• Using health and wellness apps to support a healthy lifestyle
  • Distinguishing between accurate health data and misinformation.


Numeracy is the ability to understand and perform various math and problem-solving skills. As health systems and society as a whole become more dependent on data, this skill will become more critical. Examples of numeracy include:

  • Reading and interpreting nutrition information
  • Understanding blood sugar readings
  • Following the correct prescription dosage
  • Assessing treatment benefits and risks
  • Understanding insurance costs and coverage.

MeetCaregivers Supports Health Literacy Month

A streamlined healthcare system benefits everyone, regardless of age, education, ethnicity, or other demographic factors. That’s why Health Literacy Month advocates promote the importance of making health information and services easier to understand and access every October.

MeetCaregivers understands that finding and arranging home care for yourself or a loved one is just as complicated. So if you or a loved one needs extra assistance, we can help. Our qualified professionals can help with day-to-day routines, mobility, and more. Call 1 (888) 541-1136 or find a caregiver today.

Visit the Blog to learn about other observances besides HealthLiteracy Month or for helpful resources on caregiving and aging in place.

  • America’s Health Literacy: Why We Need Accessible Health Information. An Issue Brief From the U.S. Department of Health and Human Services. 2008.
  • CDC. (2021, June 23). Challenges Affecting Health Literacy of Older Adults. Challenges Affecting Health Literacy of Older Adults | Health Literacy | CDC. Retrieved September 30, 2019, from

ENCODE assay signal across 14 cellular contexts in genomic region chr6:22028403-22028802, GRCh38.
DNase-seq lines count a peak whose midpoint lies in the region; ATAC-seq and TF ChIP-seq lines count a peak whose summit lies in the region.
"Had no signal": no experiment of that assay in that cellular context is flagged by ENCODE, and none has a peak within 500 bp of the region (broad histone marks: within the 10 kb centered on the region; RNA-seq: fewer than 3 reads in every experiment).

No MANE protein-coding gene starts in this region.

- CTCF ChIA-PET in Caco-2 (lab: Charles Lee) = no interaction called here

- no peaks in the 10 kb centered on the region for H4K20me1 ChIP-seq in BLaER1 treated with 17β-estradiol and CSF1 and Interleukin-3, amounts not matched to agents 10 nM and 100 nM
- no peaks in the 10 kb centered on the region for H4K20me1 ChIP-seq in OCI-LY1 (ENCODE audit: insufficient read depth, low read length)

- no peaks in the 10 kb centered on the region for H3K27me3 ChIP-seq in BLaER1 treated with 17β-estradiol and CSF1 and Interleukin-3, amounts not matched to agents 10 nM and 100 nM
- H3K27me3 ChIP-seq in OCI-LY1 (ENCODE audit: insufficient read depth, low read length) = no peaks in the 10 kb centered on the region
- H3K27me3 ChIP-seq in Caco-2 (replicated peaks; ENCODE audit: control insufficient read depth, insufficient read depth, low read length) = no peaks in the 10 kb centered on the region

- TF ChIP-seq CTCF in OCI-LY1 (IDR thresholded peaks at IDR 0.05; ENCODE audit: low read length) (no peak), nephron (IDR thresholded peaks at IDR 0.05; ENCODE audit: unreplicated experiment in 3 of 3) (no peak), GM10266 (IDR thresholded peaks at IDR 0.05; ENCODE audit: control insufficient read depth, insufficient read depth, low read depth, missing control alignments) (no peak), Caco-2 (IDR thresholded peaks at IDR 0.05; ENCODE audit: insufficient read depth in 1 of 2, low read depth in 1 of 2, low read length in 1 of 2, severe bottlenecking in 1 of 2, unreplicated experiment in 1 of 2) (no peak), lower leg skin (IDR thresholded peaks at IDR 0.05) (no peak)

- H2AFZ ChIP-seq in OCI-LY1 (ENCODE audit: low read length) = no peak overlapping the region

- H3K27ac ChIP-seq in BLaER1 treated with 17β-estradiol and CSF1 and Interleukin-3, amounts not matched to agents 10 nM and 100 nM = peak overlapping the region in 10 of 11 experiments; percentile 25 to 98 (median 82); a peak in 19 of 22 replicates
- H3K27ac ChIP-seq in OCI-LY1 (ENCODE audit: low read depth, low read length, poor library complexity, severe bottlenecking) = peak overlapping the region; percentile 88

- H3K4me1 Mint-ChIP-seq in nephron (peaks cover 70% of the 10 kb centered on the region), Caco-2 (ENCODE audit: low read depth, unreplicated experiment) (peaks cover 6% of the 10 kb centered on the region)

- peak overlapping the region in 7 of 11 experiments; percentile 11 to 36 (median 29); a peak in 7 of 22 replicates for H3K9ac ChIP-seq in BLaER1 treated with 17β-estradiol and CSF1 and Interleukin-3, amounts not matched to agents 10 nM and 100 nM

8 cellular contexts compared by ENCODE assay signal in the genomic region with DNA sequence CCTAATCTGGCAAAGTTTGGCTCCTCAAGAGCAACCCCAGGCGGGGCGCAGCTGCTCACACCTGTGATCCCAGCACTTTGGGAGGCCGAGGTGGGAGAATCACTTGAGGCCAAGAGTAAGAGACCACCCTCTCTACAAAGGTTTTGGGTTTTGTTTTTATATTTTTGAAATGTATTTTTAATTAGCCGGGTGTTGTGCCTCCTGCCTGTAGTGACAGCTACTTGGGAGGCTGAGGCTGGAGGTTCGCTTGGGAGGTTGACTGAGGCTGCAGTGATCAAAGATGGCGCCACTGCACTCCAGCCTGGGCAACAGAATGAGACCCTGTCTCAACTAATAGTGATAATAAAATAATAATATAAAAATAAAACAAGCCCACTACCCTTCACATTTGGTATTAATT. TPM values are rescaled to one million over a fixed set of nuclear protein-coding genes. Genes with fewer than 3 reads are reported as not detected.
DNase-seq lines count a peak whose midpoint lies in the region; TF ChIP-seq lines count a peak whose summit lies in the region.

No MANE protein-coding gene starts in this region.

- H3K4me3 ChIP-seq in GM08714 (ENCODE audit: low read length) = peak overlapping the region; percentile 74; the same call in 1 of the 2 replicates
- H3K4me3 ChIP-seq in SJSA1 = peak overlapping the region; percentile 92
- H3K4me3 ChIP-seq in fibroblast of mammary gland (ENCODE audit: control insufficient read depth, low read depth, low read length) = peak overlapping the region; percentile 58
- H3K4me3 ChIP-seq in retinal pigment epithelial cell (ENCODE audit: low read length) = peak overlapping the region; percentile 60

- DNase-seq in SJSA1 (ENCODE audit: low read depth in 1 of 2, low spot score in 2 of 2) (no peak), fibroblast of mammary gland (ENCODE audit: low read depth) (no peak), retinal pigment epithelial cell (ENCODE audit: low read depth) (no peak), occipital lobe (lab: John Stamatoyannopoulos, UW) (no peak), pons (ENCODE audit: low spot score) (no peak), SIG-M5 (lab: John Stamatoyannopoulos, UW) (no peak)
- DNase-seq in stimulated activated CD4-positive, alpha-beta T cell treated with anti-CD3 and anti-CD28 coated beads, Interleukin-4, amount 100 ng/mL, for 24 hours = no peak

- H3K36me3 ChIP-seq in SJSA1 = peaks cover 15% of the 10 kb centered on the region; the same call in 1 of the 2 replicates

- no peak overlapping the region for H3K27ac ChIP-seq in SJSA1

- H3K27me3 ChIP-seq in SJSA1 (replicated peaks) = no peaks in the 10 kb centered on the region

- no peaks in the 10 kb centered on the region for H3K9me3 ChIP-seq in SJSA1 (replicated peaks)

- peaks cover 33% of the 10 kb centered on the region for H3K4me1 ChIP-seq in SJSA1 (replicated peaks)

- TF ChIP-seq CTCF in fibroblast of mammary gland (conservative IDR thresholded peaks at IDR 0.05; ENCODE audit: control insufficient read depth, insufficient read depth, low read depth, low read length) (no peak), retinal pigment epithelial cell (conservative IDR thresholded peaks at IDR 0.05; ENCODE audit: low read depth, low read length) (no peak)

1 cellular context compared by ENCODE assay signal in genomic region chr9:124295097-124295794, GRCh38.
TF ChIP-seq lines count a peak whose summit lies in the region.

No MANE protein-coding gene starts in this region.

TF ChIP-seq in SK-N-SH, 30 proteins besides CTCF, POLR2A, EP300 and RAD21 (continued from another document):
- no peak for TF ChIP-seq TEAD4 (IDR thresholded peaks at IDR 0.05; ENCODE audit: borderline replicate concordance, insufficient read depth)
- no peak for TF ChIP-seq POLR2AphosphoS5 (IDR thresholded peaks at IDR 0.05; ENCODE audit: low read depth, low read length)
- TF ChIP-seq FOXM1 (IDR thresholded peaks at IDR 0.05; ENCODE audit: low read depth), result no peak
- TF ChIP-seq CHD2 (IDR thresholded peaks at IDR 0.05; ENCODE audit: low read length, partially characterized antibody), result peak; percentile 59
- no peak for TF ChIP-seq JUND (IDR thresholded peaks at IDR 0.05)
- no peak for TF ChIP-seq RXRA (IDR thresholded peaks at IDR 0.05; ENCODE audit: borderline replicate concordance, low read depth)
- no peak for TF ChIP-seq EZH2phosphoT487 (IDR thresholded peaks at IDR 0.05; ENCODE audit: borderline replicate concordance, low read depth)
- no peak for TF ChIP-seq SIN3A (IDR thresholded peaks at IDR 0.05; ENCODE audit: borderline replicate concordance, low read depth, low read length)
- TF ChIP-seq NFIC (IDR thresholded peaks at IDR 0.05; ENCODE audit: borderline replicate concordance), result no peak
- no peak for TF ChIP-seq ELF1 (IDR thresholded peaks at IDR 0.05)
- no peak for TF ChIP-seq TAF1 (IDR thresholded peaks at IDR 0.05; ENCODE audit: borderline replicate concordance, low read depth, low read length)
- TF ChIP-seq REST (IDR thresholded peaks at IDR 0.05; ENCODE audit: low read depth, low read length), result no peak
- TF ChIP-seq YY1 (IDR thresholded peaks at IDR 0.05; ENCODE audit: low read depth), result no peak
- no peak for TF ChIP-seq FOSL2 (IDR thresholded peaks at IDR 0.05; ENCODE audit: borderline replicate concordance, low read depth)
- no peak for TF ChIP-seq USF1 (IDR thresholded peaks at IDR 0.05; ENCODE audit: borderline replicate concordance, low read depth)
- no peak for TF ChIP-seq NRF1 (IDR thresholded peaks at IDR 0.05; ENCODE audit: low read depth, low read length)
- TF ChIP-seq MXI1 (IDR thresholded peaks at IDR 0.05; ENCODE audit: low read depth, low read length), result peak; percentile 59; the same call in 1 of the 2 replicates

• Healthy People 2030. (n.d.). Language and Literacy. Language and Literacy – Healthy People 2030 | Retrieved September 20, 2022, from
  • Hickey, K. T., Masterson Creber, R. M., Reading, M., Sciacca, R. R., Riga, T. C., Frulla, A. P., & Casida, J. M. (2018). Low health literacy: Implications for managing cardiac patients in practice. The Nurse Practitioner, 43(8), 49–55.
  • MedlinePlus. (2007, December 19). Health Literacy. Health Literacy: MedlinePlus. Retrieved September 20, 2022, from
  • Mor-Anavy, S., Lev-Ari, S., & Levin-Zamir, D. (2021). Health Literacy, Primary Care Health Care Providers, and Communication. Health literacy research and practice, 5(3), e194–e200.
  • NCES. (2020, September 1). Adult Numeracy in the United States. Data Point: Adult Numeracy in the United States. Retrieved September 20, 2022, from
  • NLM. (2021, December 17). An Introduction to Health Literacy. An Introduction to Health Literacy | NNLM. Retrieved September 20, 2022, from
  • Parker, R. M., Wolf, M. S., & Kirsch, I. (2008). Preparing for an Epidemic of Limited Health Literacy: Weathering the Perfect Storm. Journal of General Internal Medicine, 23(8), 1273–1276.
  • Sørensen, K., Van den Broucke, S., Fullam, J., Doyle, G., Pelikan, J., Slonska, Z., Brand, H., & (HLS-EU) Consortium Health Literacy Project European. (2012). Health Literacy and Public Health: A systematic review and integration of definitions and models. BMC Public Health, 12(1).
  • YouTube. (2022). Iha Health Literacy Psa. IHA Health Literacy PSA – YouTube. Retrieved September 19, 2022, from